Following a lengthy discussion, the idea of using a synthetic turf field at The Pit was thrown out by the Webster Parish School Board.
In Monday’s meeting, Architect Perry Watson, of Yeager, Watson and Associates, told board members it would cost an extra $650,000 to upgrade the new football field at Minden High School to turf instead of the traditional grass field, driving the total cost of renovation from roughly $3.5 million to $4.1 million.
The Federal Emergency Management Agency will reimburse the school board 75 percent of its costs for reconstruction turned into the agency Finance Director Crevonne Odom said. This will leave about $2.6 million for the school board to pay.
“Where is the money coming from?” Odom asked, adding that using the District 6 half-cent sales tax is the only funding source, unless they decide to do another General Obligation Bond.
“You need to aware that it’s going to bring our balance down significantly, and you still have Jones, Richardson, Harper, Phillips, Webster,” she said. “Anything they need after this has to come from that. I’m just saying, that if you do this, we’re looking at about $7 million in our fund balance, and if you do it without the turf, that will use about $2 million, and leave about a $5 million balance.”
Plus repayment of construction bonds are withdrawn every month like clockwork, she said.
MHS Principal Robin Tucker says she didn’t want anyone to think they were trying to sneak turf into the project, because that is not the case. However, it has come up in several discussions in the community, and she asked Watson to figure in the cost of the turf, just to see what it would cost.
“I had no idea what it cost,” she said. “I didn’t want anyone to think we were trying to pull a fast one. It’s just come up in conversation, and I had no idea what it cost.”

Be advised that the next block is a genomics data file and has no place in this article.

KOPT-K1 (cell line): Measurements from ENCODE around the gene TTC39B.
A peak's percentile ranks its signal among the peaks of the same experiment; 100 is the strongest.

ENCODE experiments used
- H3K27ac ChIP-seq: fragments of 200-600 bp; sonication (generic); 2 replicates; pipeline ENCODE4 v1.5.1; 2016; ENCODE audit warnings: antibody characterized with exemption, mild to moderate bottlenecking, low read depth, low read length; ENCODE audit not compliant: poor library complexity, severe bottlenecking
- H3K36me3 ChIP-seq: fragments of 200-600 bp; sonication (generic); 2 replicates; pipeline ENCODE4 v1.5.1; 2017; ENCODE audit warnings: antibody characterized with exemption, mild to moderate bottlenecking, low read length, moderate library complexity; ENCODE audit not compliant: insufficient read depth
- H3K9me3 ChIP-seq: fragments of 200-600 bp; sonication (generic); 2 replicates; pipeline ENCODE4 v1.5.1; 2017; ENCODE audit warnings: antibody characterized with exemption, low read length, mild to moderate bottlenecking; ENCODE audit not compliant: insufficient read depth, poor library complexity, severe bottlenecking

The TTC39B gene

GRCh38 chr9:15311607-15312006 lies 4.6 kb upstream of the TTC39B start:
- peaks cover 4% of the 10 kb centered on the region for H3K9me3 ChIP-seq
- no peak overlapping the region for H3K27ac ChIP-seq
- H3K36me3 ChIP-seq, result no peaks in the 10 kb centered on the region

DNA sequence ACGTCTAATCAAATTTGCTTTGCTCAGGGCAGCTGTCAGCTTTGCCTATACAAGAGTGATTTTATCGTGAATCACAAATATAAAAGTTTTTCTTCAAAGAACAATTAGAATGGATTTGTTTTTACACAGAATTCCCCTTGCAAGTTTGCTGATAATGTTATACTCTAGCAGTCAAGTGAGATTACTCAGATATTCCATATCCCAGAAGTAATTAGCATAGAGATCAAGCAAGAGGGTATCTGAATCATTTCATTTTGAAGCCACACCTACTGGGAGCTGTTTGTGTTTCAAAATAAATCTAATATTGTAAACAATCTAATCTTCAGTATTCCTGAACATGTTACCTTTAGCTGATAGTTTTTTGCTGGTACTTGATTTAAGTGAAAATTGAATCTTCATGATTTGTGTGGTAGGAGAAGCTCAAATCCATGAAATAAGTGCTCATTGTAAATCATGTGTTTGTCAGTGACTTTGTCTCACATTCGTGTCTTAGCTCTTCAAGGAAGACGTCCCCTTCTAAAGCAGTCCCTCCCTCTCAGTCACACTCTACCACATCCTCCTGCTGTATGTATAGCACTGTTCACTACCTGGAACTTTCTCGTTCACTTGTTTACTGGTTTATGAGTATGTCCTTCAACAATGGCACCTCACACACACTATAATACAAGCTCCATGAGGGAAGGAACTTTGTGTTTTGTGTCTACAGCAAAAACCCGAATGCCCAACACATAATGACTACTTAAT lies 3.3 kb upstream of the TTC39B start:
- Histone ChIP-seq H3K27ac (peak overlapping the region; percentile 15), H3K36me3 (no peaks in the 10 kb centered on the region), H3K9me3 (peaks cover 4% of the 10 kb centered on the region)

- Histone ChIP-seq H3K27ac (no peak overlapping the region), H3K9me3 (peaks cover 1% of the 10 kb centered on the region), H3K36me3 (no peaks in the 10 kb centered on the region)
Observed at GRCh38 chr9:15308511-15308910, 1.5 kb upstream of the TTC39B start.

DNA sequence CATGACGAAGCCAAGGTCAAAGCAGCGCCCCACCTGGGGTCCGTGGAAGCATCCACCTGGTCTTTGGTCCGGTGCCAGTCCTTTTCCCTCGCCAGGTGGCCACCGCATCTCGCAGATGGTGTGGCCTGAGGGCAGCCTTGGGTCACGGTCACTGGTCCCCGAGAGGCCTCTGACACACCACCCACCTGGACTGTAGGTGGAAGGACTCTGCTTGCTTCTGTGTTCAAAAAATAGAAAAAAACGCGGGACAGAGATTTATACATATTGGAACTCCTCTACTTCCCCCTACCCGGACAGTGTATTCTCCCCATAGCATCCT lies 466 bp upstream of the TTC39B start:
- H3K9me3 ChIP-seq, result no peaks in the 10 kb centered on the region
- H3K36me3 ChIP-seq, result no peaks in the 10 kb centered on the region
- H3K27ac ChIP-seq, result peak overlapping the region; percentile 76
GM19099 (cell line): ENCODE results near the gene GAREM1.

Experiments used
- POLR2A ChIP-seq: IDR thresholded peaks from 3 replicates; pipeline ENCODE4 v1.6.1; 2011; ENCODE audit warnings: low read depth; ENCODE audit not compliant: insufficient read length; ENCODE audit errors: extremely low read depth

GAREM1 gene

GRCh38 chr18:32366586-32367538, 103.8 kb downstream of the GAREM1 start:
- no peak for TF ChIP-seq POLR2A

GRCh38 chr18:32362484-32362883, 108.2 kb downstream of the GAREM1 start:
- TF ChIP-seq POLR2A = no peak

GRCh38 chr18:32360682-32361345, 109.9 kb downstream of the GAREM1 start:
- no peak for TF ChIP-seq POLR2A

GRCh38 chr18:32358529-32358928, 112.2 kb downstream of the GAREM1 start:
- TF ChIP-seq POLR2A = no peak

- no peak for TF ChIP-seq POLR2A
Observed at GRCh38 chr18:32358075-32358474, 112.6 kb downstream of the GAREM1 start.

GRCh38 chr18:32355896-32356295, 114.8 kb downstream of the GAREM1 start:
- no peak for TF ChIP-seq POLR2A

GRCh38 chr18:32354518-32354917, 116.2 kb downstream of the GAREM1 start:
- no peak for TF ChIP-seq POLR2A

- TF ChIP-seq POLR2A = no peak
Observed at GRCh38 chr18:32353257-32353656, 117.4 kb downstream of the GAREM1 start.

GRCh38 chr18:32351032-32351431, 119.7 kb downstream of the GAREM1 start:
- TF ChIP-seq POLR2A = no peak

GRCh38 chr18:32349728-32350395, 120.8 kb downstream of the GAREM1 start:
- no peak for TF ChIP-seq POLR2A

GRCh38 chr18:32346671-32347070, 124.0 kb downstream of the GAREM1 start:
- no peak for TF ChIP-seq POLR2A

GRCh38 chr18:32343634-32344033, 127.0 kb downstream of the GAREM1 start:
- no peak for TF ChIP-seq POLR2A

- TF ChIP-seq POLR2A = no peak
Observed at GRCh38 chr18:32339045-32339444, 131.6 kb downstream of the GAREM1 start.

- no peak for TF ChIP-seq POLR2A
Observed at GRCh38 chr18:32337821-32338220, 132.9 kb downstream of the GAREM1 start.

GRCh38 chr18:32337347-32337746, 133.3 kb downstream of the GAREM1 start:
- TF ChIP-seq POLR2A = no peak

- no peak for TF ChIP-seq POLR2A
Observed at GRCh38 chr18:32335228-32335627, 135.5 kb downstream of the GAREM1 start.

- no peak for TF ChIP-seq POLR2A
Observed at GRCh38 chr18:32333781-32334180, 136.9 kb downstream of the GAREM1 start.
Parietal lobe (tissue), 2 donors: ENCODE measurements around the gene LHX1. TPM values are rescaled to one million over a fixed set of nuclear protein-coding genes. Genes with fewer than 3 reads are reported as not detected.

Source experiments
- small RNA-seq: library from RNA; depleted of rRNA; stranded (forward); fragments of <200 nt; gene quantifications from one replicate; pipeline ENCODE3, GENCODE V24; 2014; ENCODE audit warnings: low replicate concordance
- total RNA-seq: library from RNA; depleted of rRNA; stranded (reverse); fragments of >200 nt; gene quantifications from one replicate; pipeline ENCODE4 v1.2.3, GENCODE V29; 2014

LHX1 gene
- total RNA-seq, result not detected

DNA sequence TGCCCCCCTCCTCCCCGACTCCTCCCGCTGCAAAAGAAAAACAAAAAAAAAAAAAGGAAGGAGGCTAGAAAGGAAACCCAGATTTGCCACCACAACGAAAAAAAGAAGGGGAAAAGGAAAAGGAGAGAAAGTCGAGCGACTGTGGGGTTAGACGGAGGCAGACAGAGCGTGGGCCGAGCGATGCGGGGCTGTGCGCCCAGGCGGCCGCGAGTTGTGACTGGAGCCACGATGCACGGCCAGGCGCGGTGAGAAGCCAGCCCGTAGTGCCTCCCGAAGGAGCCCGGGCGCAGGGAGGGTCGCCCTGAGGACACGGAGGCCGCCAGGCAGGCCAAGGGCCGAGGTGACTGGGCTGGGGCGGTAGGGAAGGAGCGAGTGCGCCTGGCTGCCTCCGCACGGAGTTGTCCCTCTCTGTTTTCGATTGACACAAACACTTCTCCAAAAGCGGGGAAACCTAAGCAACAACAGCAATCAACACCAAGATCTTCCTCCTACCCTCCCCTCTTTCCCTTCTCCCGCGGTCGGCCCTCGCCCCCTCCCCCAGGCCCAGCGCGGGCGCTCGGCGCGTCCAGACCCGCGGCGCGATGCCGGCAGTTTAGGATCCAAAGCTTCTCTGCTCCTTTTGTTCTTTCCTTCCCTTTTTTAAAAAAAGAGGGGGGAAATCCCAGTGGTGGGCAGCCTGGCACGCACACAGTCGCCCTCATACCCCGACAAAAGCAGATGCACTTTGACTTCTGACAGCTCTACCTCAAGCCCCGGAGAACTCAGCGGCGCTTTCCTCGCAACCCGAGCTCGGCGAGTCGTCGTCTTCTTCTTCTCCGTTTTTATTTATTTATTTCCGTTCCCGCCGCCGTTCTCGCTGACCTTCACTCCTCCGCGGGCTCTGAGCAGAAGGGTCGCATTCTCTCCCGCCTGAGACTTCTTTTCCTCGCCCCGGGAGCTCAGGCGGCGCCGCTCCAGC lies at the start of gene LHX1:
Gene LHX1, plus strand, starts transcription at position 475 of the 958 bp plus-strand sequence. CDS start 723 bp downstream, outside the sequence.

Brandon Edens, District 1, says he doesn’t understand why the discussion on turf was continuing if the funding isn’t there.
“I can say this much right now,” he said. “Turf’s not even an option if we’ve got to discuss funding this much right now.”
The plan is to let the grandstands project out for bids by Oct. 27, open bids by the end of November and vote on a bid in December, Watson said.
The plan is to move the ticket booth back away from the street and widen the entry area to keep the line of fans off the street as well. Along with raising the grandstands above flood stage, they are adding back some drainage structure to include over-the-top drainage gutters, lining the ditch with riff raff and retaining walls.
The concession stand and restrooms will be moved to the south end of the field, and that area will also be built up.
Fencing will be moved back another 10 feet as well, Watson said.
The grandstands became unstable following severe flooding in March, according to district officials. The stands that stood the test of time from 1955 until mid-2016 were demolished to make way for temporary stands that are getting the Tide through the 2016 football season.
The plan, Watson says, is to have the renovations complete by the 2017 football season.
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